why not the tempest?
“but I could not justify the difference between it and my Tsunami” more details on that statement may help. I would think any of several 16 or 17 foot boats would be a nice performance step up from your 14 foot boat and yet be more forgiving than a Nordkapp. If you like Valley then either the Avocet or Aquanaut may suit you better – the former making a fun and able day boat and the latter good for longer trips.

relatively quick and manuverable dayboat
The Nordlow is certainly all that.

I’ve taken quite a few photos from my Nordlow.

It is quick and very maneuverable on flat water. It really locks in in chop and other lumpy seas.

At your weight it will have more primary than it does for lighter paddlers.

It is not a beginner’s boat but if you have the desire to grow into it, it is very fun.

recently added a Nordkapp LV
to my stable and the kayak is rather small for me.

I’m 6’1" and 240lbs.

The kayak sits very low in the water and there is very little freeboard.

Great for rolling and maneuverability but a bit too much drag for distance paddling at my weight.

Just as well the kayak is not intended for my myself but for my girlfriend.

She used to have a “poor man’s copy” of the Nordkapp and now she loves the real deal.

Paddling in flat water is still great however not the fastest boat for those conditions.

If speed is not a concern the boat is just fine in flat waters.

While very maneuverable and nimble my girlfriend uses a Currituck for long trips (2 weeks). The Nordkapp just does not have the needed volume.

Pix of the Nordkapp LV in small surf:

The Kapp is not “too tippy”, it does
have less stability than the Cetus and Naut. You mentioned speed as a priority. The Cetus is the fastest boat of the ones I have mentioned. I think you should take your time and paddle the boats over some miles in varying conditions. It will be fun if you can spare the time and hassle of getting them set up. What someone else experiences may not translate into what you experience. I found my Q boat to be far less stable than my Kapp, the hard chine and V bottom tends to want to lay flat on one side of the V or the other. For the $1250 I paid for my Naut lv rm, there is nothing I have paddled yet that can even come close to it. It suffers only in weight and flex, I find all other characteristics very satisfying. Enjoy the test paddles and take your time. Bill

Nordlow as camera platform

– Last Updated: Feb-24-09 11:15 PM EST –

Here is a shot of me taking photos on flat water in my Nordlow ;-)

Sea Kayaker drag figures indicate the Nordkapp LV has among the least drag up to 4 knots. Of the boats I've charted from SK tests, only the Rapier has less drag at 4 knots. So, the Nordlow is plenty quick on flat water. I find it downright fast in lumpy water. The guys paddling off Scotland found the Nordlow faster than an Aquanaut, Quest and Rockpool boats in surf and sloppy seas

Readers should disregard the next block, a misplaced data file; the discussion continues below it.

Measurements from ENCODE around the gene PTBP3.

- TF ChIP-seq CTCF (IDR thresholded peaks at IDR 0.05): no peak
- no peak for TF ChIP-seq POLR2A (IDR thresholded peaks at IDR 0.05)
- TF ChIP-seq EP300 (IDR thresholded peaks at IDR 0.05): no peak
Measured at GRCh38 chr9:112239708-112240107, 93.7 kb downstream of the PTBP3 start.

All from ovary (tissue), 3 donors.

I also own an Aquanaut which is a much more confidence inspiring boat, but not as quick or playful as the Nordlow - though the Aquanaut is fast for a Brit boat.

The Nordlow combines quickness and responsiveness better than most. It can be more challenging, but IMHO is more fun than a Cetus, Aquanaut, Quest, etc...

Assuming you enjoy rolling and bracing the Nordkapp LV is well worth trying.

Do you have a roll?

– Last Updated: Feb-25-09 8:18 AM EST –

Not a silly question - this boat will give you some chances to practice your roll while getting used to it. If you don't have a reliable roll at the moment, you may want to add that to your paddling this spring so that the capsizes are minor annoyances rather than something that really ruins a good paddle.
The boat does roll easily, even for me. Just have to remember to stop it at the top because it'll keep going.

I hope this doesn't offend, it's just that aside from the Tempest [OK - most] of the boats that you've been in are what would normally appeal to someone who really loves being sideways and upside down.

At your weight the Nordlow…
…will sit on it’s lines (if designed for paddler and gear) or below. This makes it more stable that with lighter load - so stable enough on flat to shoot pictures, eat a snack, futz with gear etc. (Assumes some get to know it time going to narrower for you beam - for me, already used to 21" and some less - I felt plenty of primary).